With a federal election due within a year, the Coalition—the main opposing party—used their 2024/25 Budget reply to provide insight into their campaign strategy. Leader of the Coalition, Peter Dutton promised to cut permanent migration by a quarter in the first two years of power, reducing the intake from the already lowered 185,000 to 140,000. He emphasised that his “priority is restoring the dream of home ownership.”

Dutton’s response has received some criticism. Education Minister Jason Clare remarked, “The real message out of that speech is: don’t trust Dutton. If he’s the person who broke the migration system, why would you trust him to fix it?” 

Tips to stay informed

We understand how overwhelming it can be to keep up with all the changes and news affecting international students. Here are some practical tips to stay informed:

  1. Follow reliable news sources: Regularly check reputable news websites and educational portals for updates on visa regulations, enrolment caps, and other relevant policies. Learn to identify and avoid misinformation and disinformation. Learn more in our guide to Australian media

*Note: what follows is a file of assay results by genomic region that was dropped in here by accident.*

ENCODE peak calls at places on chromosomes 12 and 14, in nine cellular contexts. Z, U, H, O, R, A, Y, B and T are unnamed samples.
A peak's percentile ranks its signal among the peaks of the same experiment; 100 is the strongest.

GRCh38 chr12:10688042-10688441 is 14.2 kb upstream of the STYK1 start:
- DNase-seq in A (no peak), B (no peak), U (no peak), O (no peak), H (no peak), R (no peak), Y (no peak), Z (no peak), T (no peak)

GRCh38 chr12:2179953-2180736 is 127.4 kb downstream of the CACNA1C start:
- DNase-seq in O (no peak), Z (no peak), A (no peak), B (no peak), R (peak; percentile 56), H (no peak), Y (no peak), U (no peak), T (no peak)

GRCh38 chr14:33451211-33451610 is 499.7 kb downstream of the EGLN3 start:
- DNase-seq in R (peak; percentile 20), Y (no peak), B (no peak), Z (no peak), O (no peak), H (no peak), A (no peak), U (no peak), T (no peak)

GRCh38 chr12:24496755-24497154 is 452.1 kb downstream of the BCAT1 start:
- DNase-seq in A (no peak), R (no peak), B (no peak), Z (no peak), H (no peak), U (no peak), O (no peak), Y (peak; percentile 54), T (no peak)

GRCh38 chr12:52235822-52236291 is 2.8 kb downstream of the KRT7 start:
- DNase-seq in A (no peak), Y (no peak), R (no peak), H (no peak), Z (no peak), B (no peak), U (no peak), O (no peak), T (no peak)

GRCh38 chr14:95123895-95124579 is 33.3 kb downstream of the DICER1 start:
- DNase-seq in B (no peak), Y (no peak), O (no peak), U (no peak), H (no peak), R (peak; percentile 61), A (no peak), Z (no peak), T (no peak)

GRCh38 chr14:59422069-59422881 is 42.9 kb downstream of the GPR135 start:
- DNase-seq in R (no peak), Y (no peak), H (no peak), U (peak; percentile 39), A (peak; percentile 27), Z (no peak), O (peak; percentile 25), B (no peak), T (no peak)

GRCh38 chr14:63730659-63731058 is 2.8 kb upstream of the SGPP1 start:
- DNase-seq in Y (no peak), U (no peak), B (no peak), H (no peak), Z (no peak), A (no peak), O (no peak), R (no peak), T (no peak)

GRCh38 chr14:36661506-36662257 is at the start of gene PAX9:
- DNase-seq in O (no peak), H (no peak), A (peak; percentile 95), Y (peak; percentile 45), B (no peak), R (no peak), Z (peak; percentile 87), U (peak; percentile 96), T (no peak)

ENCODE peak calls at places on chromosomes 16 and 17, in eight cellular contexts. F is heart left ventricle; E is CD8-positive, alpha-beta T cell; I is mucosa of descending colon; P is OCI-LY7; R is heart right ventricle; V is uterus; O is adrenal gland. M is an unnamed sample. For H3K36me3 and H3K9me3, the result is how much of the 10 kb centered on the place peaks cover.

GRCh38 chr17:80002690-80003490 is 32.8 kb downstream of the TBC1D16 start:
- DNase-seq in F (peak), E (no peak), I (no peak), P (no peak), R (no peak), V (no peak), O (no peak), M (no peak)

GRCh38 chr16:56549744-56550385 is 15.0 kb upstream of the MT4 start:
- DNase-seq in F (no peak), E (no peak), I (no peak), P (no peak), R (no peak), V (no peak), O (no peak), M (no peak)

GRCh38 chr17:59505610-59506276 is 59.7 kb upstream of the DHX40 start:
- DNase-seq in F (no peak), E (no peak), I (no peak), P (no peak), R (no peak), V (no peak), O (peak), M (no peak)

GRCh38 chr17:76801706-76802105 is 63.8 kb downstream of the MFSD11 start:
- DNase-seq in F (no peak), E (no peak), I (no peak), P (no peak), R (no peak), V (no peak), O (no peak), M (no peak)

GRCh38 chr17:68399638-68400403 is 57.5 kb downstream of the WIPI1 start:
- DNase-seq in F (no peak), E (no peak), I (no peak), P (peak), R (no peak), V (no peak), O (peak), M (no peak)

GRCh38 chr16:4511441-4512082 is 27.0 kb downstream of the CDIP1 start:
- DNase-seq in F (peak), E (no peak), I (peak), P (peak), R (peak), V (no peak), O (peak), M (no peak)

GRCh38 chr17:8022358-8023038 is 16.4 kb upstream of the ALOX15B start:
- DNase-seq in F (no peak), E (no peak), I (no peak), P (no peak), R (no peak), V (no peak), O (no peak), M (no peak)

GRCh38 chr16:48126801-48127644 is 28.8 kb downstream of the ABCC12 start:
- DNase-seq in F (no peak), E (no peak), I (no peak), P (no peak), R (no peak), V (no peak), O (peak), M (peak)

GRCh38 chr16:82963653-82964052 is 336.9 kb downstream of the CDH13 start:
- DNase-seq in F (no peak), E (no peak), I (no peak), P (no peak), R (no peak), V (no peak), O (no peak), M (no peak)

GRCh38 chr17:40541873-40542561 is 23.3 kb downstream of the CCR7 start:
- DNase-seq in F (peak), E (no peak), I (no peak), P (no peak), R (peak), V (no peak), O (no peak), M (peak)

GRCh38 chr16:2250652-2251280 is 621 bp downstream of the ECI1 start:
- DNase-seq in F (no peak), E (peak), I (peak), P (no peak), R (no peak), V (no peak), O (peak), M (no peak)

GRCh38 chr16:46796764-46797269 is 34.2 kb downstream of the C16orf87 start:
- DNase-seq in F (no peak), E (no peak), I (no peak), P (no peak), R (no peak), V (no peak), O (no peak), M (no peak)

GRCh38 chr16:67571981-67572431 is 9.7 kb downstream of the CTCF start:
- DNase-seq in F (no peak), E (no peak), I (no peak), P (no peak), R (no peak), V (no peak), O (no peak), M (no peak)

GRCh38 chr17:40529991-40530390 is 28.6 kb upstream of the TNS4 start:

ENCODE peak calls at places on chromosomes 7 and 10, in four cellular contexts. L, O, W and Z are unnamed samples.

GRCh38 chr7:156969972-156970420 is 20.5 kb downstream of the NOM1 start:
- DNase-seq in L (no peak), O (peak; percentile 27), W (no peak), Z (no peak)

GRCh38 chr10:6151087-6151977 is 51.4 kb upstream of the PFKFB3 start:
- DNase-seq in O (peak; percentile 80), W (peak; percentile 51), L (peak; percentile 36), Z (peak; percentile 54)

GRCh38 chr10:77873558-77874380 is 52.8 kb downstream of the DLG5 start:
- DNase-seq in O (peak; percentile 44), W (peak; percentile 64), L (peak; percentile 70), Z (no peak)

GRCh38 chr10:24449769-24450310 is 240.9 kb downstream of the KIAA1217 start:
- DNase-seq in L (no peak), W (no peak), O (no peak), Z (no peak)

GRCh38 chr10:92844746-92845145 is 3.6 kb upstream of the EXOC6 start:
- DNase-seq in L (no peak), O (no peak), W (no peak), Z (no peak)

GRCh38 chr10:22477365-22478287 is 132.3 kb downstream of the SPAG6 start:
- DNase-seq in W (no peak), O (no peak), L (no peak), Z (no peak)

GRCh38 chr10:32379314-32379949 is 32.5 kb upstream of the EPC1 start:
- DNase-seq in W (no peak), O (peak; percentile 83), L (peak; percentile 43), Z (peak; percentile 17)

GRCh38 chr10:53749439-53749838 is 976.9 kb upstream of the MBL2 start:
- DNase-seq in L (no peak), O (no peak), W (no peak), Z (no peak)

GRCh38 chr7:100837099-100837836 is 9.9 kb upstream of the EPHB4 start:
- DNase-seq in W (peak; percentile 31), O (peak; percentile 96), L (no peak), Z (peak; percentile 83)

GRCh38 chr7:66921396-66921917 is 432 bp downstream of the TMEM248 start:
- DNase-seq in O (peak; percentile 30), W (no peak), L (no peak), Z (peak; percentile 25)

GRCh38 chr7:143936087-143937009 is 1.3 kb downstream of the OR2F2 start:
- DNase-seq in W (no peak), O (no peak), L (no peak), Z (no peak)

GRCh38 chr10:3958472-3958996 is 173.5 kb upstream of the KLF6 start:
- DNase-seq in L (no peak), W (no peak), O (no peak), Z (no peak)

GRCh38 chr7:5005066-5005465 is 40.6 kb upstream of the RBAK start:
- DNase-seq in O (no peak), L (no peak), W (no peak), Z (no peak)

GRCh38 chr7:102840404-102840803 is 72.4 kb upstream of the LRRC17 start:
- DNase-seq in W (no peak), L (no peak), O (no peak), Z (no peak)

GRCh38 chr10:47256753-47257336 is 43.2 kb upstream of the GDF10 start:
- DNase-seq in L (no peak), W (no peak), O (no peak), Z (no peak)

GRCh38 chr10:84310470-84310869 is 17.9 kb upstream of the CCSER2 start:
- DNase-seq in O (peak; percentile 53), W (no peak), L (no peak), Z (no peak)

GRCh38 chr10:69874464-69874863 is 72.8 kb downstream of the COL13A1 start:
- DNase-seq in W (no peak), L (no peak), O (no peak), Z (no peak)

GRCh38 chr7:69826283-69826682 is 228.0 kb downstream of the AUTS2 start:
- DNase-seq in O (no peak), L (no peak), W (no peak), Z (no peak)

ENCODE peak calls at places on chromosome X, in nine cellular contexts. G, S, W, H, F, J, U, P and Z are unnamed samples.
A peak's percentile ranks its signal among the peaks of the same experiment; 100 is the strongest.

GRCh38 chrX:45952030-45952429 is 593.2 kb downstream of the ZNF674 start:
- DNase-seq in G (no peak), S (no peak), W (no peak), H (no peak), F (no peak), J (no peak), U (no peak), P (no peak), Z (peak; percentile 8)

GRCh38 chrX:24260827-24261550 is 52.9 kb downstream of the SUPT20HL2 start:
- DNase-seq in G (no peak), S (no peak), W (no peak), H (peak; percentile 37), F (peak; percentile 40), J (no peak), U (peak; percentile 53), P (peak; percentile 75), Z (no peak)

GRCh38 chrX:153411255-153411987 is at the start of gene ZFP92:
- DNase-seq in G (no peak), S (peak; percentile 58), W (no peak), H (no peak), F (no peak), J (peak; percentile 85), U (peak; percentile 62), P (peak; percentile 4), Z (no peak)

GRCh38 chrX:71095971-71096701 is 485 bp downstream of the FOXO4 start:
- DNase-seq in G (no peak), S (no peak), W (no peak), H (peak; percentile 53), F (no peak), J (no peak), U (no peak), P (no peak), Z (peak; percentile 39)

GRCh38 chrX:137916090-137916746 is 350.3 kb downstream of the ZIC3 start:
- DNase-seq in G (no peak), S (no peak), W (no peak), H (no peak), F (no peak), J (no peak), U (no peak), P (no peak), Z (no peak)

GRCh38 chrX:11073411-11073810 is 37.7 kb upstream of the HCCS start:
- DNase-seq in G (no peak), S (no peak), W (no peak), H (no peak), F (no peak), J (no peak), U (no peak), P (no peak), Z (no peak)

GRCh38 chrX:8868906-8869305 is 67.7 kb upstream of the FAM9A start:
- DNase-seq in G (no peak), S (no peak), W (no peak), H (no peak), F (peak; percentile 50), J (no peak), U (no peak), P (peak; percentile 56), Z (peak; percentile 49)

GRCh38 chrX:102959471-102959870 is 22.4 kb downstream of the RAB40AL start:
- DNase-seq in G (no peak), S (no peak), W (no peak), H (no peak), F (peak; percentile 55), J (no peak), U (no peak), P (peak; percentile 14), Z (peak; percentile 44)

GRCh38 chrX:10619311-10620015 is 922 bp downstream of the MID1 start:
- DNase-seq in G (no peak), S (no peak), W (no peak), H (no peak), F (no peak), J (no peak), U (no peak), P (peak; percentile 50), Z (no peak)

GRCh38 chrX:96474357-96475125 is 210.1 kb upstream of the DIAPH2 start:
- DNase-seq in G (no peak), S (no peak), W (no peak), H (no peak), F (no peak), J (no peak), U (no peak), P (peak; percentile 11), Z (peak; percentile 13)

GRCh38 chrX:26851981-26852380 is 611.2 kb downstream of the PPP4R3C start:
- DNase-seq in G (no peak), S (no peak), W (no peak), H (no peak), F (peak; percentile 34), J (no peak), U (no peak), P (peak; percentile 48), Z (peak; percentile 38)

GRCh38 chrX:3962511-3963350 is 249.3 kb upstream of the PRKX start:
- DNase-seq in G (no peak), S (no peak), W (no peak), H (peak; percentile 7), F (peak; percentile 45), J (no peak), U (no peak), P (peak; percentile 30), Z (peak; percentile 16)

2. Visit government websites: Check official government websites, such as the Department of Home Affairs and Study Australia, for the latest announcements and detailed information on visa requirements and policy changes. If you prefer to get information from social media, Study Australia’s Instagram also provides timely updates in bite-sized form.
  3. Stay connected with your university: Keep in touch with your educational institution’s international student office. They often provide important updates and guidance related to your studies and visa status.
  4. Engage with student networks: National associations include the Council of International Students Australia (CISA) and Australian Federation of International Students (AFIS). Most education providers in Australia also have their own student associations. Visit the website at your place of study for more information.